It’s not only the “whiteness” (which I agree with), but the features. Why are all Disney Princess’s big-eyed, pug-nosed, big-lipped, small chinned and cheekboned? Not all white women look like this, much less all women. It’s ridiculous. Could we please have some facial feature diversity.

    That said, the princes aren’t much better on this front. Clearly, if you want to be unique, you better be a villain.

    • Keen

      In fact no (adult) white women look like that. It’s a deliberately exaggerated style that mimics the facial proportions of a kitten for maximum cuteness.

    • Isabella

      Ugh, I accidentally upvoted this when I intended to downvote the shit out of it. I’m an adult white (and black mixed) women with massive eyes, a small mouth with full lips, button nose, high cheekbones and chubby cheeks. Many of my friends look like this too. Just because you’re not conventionally attractive and cute doesn’t mean others can’t be either. Don’t be so bitter.

    • Ben

      Sorry to tell you this but there is no way in hell you look like a Disney character, those features are far outside the range of humanly possible! But if you really do have eyes the size of tennis balls, I advice you see a doctor!

    • Harris Caroline

      if you’re Black too then you aren’t white hun. Down South (and most of this country) then you are considered black (you ever hear anyone call the President White mixed with Black? NOPE!) or biracial by more open-minded people. And you know comparing yourself to an anime character (because disney is mimicking japanese anime) is BS. These characters eyes take up more than half their face. No one is “bitter” or hating on you, get over yourself. Take some anatomy and physiology classes and stop being foolish.

    • ocelotish

      Actually that’s quite deliberate. When you’re having a character, you want a person that the audience can easily relate to. This means you make them as generic as possible; nothing to get in the way of the audience projecting on said character. If you look at the cast of almost any animated film, you’ll notice that the main characters are going to be the most generic, with the villains and sidekicks being far more exaggerated. Villains and sidekicks are not avatars for the viewer so they can be much more pushed. Keep in mind that we have to genuinely feel all the emotions a main character experiences.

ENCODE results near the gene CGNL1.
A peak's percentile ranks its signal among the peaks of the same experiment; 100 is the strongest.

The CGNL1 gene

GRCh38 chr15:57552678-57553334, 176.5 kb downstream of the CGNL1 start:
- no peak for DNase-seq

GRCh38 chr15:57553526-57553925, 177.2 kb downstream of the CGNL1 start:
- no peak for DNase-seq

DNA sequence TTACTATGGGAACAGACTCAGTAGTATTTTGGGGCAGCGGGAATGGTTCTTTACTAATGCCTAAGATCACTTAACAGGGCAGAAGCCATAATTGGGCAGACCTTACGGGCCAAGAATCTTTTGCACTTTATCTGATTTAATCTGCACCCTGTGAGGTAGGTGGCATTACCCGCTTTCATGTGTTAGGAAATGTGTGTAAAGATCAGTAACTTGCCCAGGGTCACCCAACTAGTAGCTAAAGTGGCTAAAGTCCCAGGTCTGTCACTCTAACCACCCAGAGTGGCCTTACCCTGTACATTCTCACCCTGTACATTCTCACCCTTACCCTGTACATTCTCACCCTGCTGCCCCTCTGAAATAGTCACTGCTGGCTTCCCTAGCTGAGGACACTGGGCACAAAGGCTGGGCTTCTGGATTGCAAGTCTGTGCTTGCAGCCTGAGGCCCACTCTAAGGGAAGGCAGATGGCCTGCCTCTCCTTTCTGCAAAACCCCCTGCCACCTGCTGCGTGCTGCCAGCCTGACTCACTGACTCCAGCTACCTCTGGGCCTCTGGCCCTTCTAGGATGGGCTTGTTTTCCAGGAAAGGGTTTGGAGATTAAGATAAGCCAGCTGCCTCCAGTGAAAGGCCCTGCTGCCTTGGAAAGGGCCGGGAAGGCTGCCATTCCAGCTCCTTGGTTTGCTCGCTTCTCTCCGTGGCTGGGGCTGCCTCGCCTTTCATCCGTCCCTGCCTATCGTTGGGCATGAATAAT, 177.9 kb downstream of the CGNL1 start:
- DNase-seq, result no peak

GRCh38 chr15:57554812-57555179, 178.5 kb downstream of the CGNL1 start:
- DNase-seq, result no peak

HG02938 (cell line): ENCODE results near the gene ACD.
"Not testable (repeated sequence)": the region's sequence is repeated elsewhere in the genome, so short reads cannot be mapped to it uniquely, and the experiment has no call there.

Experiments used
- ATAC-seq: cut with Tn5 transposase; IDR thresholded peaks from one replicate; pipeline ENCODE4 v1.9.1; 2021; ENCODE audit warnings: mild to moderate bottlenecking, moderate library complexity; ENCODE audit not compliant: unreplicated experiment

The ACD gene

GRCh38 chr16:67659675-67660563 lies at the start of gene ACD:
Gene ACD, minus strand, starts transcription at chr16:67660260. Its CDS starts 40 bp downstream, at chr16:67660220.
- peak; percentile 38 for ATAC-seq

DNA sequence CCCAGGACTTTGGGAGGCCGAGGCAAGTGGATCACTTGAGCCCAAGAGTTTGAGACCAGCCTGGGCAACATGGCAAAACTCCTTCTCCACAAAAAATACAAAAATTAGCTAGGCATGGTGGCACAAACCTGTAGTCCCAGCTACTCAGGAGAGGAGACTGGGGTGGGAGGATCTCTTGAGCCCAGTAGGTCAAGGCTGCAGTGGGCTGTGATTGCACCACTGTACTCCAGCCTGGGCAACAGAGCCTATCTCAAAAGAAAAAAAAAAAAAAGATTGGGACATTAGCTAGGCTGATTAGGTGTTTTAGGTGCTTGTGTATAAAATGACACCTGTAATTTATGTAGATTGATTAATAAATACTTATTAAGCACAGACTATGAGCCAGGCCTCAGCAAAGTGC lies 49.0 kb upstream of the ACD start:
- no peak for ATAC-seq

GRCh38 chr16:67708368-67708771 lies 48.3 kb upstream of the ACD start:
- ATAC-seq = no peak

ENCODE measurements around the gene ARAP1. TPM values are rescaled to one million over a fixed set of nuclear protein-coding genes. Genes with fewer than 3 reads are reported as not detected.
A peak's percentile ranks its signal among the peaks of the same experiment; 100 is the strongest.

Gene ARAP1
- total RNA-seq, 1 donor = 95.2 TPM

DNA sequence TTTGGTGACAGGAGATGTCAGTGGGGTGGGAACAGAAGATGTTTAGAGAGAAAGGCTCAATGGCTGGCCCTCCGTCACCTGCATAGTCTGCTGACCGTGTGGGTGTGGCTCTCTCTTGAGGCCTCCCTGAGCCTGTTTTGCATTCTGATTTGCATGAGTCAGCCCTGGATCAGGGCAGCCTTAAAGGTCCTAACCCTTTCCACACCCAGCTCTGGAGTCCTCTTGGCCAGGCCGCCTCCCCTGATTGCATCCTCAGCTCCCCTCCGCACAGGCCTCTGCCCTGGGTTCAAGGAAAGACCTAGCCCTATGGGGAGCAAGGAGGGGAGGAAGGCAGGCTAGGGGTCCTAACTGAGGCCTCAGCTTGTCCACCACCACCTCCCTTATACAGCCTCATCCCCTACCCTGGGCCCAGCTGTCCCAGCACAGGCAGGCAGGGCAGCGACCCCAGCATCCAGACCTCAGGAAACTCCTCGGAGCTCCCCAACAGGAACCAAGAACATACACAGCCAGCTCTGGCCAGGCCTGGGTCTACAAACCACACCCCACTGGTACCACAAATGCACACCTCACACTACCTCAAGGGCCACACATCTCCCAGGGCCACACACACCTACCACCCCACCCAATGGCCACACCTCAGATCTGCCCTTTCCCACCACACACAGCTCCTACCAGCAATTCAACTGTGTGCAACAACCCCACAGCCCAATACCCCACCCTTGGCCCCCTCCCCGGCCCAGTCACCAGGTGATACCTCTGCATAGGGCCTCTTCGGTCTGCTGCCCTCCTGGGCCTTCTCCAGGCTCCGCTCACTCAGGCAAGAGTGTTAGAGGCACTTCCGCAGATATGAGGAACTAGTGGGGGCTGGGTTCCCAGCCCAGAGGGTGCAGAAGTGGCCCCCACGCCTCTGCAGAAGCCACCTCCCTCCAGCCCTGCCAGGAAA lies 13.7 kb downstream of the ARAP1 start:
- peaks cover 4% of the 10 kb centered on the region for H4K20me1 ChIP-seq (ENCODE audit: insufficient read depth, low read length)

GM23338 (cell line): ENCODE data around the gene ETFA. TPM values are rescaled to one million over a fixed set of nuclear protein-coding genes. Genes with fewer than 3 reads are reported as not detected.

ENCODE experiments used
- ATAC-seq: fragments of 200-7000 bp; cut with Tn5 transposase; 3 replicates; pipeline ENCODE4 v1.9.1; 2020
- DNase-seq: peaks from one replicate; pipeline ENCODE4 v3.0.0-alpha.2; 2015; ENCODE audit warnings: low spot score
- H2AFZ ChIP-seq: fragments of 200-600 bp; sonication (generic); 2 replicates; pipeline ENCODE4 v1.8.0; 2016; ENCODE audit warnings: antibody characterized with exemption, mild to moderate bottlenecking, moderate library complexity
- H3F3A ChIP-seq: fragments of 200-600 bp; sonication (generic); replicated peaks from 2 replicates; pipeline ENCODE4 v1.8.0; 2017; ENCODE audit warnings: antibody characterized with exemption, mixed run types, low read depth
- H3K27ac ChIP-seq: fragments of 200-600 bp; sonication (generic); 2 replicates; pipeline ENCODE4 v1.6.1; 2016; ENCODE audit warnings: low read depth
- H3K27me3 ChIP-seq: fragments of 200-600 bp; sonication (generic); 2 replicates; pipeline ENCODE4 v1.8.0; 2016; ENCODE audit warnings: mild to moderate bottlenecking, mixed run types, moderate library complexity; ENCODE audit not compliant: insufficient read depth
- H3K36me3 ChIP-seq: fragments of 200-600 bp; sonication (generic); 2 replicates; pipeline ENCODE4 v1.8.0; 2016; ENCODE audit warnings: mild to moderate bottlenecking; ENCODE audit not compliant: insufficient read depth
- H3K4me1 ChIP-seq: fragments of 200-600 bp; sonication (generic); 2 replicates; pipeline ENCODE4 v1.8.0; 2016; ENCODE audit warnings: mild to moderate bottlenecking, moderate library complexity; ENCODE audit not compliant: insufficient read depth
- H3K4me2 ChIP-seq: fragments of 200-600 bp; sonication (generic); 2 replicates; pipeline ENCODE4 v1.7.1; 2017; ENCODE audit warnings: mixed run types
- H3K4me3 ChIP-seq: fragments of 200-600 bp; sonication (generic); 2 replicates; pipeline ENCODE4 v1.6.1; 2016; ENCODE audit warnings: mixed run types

The main characters in the princess films are also going to need to be cute. Cute is based on the features that babies have: big eyes, big lips, little noses, little chins, and big cheeks. That’s just what humans respond to.

      There’s a reason why you can look at Princess and the Frog and instantly know that Tiana is the main character and Charlotte isn’t. It’s also a great example of how we experience side character emotions differently: we Tiana is sad, we’re sad; when Charlotte is sad, we’re laughing at the melodramatics.

      As for facial diversity, remember that there is a difference between the original ladies in their films and how they appear on merchandise. There also are more diverse ladies than you’re accounting for (Pocahontas has a hugely different face shape). Finally, the same thing happens for the Disney princes/guys. Take a look at Mulan: look at Shang vs. Ling, Yao, and Chien-Po.

      There’s a lot going on with animation that I think you’re glossing over.

    • koolchicken

      This is 100% right. Even Stephanie Meyer said it was the reason she kept Bella’s appearance generic and left out a lot of specifics beyond brown hair and eyes. And I think we can all agree it worked, girls instantly identified with Bella and could see themselves as her.